Completed 2017 Research Project

Completing the Picture of Traffic Injuries: Understanding Data Needs and Opportunities for Road Safety

Principal Investigator
Chris Cherry
University of Tennessee, Knoxville
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Co-Investigators
Eric Dumbaugh
Florida Atlantic University
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Louis Merlin
Florida Atlantic University
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David R. Ragland
University of California, Berkeley
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Laura Sandt
University of North Carolina, Chapel Hill
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Full Report

Summary

In this study, we introduced a new approach to evaluate road safety that focuses on the home address of individuals (i.e., home-based approach) who were directly involved in traffic crashes instead of the location of the crashes (location-based approach). While LBA explores the geographical distribution of traffic crashes by focusing on the location of traffic crashes, HBA considers the socioeconomics associated with the location of the person involved in the crash. This approach could be used to explore the road safety disparities by considering the factors surrounding home-address of the crash victims.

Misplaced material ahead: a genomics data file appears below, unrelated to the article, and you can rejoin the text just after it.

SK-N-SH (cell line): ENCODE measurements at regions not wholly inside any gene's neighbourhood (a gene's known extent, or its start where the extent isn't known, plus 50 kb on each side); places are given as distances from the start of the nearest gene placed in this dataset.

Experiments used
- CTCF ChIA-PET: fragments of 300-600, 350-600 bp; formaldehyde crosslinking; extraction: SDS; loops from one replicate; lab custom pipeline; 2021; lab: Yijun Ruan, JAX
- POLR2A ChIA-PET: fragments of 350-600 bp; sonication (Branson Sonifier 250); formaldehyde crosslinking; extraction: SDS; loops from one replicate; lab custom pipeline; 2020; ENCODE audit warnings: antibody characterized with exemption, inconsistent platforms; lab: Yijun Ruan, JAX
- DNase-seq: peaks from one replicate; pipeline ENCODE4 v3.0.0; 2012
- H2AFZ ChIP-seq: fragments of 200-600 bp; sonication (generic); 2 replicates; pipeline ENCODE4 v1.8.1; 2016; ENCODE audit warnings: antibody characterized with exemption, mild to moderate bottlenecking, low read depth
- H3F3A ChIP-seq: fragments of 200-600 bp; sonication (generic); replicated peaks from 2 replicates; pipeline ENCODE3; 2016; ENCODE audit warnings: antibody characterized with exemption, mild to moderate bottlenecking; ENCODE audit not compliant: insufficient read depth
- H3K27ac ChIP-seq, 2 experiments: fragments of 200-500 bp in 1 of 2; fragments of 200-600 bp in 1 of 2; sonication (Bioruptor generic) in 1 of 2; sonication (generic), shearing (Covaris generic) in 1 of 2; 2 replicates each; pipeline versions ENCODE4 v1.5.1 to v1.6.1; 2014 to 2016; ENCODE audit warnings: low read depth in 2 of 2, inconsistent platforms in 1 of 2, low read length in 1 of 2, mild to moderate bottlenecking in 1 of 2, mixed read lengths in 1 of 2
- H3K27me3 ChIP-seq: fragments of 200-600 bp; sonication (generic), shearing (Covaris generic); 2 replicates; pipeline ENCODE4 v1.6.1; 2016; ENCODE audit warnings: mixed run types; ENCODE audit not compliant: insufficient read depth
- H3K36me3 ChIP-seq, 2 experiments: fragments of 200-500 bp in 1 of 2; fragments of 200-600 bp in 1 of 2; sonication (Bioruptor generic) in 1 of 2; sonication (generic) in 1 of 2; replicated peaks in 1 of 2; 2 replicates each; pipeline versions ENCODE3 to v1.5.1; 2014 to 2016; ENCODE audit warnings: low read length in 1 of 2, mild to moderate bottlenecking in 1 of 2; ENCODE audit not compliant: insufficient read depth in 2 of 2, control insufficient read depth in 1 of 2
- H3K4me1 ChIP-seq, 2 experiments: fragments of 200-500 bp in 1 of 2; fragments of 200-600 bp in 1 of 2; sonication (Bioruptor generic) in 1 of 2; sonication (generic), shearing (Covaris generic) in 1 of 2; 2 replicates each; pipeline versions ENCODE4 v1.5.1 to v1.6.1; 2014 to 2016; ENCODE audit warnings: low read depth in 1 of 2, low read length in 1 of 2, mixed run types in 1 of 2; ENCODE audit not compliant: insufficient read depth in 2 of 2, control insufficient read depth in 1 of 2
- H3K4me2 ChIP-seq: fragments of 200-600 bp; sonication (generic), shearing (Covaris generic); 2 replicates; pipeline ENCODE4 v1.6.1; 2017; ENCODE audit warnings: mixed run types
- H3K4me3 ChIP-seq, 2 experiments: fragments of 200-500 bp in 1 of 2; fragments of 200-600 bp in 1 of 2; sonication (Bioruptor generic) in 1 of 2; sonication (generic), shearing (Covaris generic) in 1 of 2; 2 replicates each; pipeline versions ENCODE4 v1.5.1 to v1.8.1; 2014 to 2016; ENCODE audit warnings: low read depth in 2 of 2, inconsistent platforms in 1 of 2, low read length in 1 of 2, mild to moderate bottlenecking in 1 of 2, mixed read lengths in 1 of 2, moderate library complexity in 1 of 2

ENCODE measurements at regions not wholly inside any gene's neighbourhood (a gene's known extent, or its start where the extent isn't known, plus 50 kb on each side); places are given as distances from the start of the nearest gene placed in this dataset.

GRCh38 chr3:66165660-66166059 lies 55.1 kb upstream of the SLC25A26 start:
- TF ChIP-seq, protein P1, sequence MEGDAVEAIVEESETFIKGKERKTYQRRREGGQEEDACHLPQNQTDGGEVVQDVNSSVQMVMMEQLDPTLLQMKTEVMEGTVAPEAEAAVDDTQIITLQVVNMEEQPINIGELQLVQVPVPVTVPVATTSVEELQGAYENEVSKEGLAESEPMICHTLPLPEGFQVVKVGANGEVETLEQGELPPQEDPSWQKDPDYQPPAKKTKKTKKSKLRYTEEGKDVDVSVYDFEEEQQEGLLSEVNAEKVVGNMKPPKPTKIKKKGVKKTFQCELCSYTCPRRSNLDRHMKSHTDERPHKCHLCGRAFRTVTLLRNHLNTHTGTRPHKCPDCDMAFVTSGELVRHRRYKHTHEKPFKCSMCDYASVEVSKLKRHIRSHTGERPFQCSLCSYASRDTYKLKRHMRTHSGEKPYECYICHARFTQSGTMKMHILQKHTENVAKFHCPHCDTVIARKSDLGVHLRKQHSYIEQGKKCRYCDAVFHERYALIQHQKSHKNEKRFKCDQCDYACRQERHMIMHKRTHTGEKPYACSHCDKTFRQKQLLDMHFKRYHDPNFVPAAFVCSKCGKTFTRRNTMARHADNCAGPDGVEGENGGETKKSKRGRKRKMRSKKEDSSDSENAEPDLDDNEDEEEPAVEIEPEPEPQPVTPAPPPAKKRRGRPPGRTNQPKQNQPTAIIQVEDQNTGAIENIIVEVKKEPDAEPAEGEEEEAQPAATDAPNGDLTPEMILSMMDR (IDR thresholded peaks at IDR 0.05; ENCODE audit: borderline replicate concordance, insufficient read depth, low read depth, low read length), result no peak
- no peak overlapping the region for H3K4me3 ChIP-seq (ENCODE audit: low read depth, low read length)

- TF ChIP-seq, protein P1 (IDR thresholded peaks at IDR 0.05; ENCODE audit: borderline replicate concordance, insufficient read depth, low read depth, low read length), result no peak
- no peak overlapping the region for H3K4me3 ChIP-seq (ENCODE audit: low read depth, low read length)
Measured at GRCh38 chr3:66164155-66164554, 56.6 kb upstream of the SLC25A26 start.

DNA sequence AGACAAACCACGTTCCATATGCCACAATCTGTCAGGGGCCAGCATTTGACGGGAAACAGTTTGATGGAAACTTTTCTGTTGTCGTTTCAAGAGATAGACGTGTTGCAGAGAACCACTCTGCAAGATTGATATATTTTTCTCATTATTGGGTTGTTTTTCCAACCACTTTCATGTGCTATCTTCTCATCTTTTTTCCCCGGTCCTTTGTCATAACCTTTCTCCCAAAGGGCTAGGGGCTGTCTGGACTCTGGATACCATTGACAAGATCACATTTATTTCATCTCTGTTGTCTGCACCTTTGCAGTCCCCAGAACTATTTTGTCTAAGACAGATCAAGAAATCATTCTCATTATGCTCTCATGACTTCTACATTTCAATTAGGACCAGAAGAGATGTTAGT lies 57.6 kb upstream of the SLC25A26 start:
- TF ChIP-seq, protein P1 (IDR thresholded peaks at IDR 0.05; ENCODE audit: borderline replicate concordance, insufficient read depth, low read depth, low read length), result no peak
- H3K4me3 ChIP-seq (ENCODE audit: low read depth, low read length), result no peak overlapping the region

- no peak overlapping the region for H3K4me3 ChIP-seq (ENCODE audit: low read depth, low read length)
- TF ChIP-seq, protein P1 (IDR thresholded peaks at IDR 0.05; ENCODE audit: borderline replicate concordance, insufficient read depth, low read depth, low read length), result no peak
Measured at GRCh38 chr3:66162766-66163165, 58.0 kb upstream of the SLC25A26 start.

Comparing of the metropolitan areas exhibited the spatial variation in both approaches’ crash rate. The LBA crash rate could be attributed to the activity and infrastructure quality in each metropolitan area. In addition to the activity and infrastructure quality, HBA crash rate also reflects the safety culture. The difference in the safety culture (e.g., drunk driving, seatbelts) of residents of different metropolitans could be investigated in future studies.

In this study, we used GWPR model to address the unobserved heterogeneity in both approaches. The difference between model specifications in HBA and LBA and weak correlation between crash frequency and crash rate in both approaches demonstrated the merits of HBA as a complementary solution in addition to the LBA method as an index to evaluate road safety and identify areas where their residents have a higher likelihood of involvement in traffic crashes.

GWPR model findings indicate that residents who live in the neighborhoods with higher income, higher white race population, more use of an active mode of transportation are less likely to be involved in a traffic crash. Proper safety campaigns could be used to address the safety concerns in the HBA hotspots, particularly by focusing on behavioral interventions that contribute to higher crash risk and injury burden (e.g., speeding). HBA may also be used in road safety campaign design as a solution to prioritize neighborhoods for allocating educational resources.

Publications 

Project Details

Project Type: Research
Project Status: Completed
Start Date: 3-1-2017
End Date: 4-30-2018
Contract Year: Year 1
Total Funding from CSCRS: $220,000
Co-sponsors:  MacArthur Foundation Endowment
Collaborating Organizations: Florida Atlantic University; University of California, Berkeley; University of Tennessee, Knoxville; University of North Carolina, Chapel Hill